8. I agree with "Anonymous"'s comments above. The report is a comprehensive look at a complex issue and offers specific recommendations that would move the market in the right direction. As "Anonymous" pointed out, the authors do suggest pricing policies. Their main difference from Mr. Zetland is that they are hoping to have their recommendations put into action, rather than just scoring "economics rationality" points. Being serious about influencing such a highly charged political issue means accepting the compromises required to get the various parties to the table. That's the point of the various subsidy (increased cost offsets) proposals.

  9. As one of the authors of the report so inaccurately addressed here by both the post and some of the comments, I'll shortly submit a detailed rebuttal. I hope Zetland will post it.

    But I couldn't resist a reply to some of Anonymous' and 'Philips' comments: First, the idea that I play "kissy face" with the Farm Bureau... Hee, hee. Funny. They hate our analyses -- not because there are any real flaws in them, but because they hate the idea that anyone other than the Farm Bureau itself might weigh in on agricultural policy and upset the status quo. Second, I've never written anything in an effort to avoid offending someone. And clearly, I've been remarkably successful, since so many people on the far left and the far right get offended! The Institute has always called for proper pricing. We've always called for smarter subsidies (and while "Philip" may not believe there are any significant agricultural subsidies in California, its hard to call the CVP contracts, dairy support, and dozens of other farm programs anything other than subsidies). We've always supported smart water markets. And we do not argue for a "command and control" approach (read the report 'Philip'), but to deny that some kinds of regulations are appropriate is to pretend the market is perfect and externalities don't exist.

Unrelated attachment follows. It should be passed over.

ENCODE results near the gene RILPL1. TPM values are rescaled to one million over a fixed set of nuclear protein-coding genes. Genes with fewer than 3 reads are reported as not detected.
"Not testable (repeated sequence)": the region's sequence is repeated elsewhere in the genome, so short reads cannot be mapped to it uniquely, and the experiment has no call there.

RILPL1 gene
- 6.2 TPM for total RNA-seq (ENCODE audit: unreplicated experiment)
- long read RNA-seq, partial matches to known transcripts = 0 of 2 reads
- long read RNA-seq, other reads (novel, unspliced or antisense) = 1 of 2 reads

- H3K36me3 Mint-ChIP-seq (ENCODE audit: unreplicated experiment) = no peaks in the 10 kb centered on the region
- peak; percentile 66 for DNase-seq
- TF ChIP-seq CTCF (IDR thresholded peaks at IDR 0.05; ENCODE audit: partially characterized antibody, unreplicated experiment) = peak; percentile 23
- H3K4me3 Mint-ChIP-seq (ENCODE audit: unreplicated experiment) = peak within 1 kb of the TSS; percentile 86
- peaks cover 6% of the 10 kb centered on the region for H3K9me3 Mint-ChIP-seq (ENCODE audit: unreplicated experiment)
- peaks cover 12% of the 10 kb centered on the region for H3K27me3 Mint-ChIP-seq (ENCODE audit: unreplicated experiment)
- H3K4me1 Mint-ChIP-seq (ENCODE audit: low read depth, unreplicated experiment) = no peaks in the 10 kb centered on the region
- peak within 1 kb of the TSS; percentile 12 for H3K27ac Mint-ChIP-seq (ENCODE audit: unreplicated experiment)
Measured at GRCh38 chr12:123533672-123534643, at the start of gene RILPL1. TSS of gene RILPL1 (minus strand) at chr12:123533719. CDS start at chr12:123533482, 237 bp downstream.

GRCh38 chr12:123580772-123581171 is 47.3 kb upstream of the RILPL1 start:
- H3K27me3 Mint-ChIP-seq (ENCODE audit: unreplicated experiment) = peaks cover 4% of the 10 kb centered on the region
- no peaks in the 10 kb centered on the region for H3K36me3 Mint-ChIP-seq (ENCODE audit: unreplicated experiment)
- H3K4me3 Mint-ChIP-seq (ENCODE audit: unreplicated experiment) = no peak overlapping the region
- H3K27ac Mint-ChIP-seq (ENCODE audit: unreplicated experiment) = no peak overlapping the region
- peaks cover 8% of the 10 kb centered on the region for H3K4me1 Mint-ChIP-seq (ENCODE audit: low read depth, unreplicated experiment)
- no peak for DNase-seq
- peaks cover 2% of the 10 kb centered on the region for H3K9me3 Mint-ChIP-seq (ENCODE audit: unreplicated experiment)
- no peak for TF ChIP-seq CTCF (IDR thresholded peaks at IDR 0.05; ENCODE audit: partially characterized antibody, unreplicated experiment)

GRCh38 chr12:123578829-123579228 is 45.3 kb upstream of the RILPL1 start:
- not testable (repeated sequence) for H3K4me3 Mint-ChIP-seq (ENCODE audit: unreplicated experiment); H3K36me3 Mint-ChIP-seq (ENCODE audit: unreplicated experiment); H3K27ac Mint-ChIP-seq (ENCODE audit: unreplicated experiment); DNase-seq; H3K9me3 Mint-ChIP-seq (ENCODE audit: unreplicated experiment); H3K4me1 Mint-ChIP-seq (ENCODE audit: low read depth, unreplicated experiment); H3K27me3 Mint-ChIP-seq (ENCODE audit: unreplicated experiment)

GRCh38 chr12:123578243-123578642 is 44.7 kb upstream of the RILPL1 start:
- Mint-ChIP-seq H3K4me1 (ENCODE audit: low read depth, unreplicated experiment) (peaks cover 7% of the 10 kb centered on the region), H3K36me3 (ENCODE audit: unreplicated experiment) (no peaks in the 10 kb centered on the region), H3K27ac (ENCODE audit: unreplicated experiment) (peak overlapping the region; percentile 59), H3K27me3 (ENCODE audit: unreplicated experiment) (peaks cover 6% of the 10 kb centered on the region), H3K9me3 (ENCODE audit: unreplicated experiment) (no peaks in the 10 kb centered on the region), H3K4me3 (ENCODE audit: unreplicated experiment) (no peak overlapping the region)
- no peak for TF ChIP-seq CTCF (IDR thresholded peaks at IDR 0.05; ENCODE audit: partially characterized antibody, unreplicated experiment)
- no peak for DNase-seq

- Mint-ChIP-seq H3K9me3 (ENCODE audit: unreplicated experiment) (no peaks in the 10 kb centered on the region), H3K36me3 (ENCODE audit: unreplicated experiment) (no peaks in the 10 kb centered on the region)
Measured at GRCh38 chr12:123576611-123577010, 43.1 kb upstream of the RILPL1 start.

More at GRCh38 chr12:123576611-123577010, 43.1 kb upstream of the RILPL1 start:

10. This comment has been removed by a blog administrator.

  11. I've deleted Gleick's second comment because it's a duplicate of the one here, where I reply.